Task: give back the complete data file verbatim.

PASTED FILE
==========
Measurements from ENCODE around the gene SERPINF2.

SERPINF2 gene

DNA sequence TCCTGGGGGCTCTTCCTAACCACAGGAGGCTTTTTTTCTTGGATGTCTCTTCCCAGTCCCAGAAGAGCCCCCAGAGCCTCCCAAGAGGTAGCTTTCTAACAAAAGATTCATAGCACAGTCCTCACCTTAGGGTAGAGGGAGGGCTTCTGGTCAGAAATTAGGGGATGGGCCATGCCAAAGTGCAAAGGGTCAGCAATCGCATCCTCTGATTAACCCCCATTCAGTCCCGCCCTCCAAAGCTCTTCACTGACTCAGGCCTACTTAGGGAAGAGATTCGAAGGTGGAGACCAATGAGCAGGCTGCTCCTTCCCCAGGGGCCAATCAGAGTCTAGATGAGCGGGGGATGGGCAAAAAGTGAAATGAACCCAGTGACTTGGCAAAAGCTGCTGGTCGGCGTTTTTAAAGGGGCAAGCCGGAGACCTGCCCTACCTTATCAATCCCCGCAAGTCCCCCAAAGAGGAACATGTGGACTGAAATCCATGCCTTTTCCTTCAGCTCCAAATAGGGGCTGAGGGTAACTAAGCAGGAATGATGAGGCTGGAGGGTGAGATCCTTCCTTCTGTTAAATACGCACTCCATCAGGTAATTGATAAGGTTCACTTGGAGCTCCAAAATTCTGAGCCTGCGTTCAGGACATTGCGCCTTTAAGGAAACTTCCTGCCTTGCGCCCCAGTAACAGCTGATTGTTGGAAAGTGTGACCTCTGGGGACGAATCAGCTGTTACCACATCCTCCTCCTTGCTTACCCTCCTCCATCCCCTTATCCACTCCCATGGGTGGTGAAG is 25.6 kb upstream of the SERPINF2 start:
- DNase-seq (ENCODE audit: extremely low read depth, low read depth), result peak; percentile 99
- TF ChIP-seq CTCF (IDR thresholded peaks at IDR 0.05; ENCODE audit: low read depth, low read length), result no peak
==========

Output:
Measurements from ENCODE around the gene SERPINF2.

SERPINF2 gene

DNA sequence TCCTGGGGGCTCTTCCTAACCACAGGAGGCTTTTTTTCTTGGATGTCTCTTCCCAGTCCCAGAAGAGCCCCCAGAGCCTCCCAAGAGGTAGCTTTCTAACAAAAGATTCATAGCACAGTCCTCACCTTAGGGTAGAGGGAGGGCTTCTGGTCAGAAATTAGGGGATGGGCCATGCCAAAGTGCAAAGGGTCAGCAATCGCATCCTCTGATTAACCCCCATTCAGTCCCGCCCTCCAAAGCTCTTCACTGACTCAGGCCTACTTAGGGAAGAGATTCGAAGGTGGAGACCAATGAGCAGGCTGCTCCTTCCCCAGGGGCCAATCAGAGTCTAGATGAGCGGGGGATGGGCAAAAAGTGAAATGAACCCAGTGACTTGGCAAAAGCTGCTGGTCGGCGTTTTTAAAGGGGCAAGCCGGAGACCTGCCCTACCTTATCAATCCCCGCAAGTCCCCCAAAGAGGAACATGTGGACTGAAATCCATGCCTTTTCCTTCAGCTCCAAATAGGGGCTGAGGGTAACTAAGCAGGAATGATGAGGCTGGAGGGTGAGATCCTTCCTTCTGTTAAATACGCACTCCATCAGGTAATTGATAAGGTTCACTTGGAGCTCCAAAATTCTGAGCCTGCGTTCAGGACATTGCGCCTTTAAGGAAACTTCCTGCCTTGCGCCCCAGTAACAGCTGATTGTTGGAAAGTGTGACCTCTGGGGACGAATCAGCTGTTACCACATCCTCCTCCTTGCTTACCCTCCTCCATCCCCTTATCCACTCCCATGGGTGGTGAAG is 25.6 kb upstream of the SERPINF2 start:
- DNase-seq (ENCODE audit: extremely low read depth, low read depth), result peak; percentile 99
- TF ChIP-seq CTCF (IDR thresholded peaks at IDR 0.05; ENCODE audit: low read depth, low read length), result no peak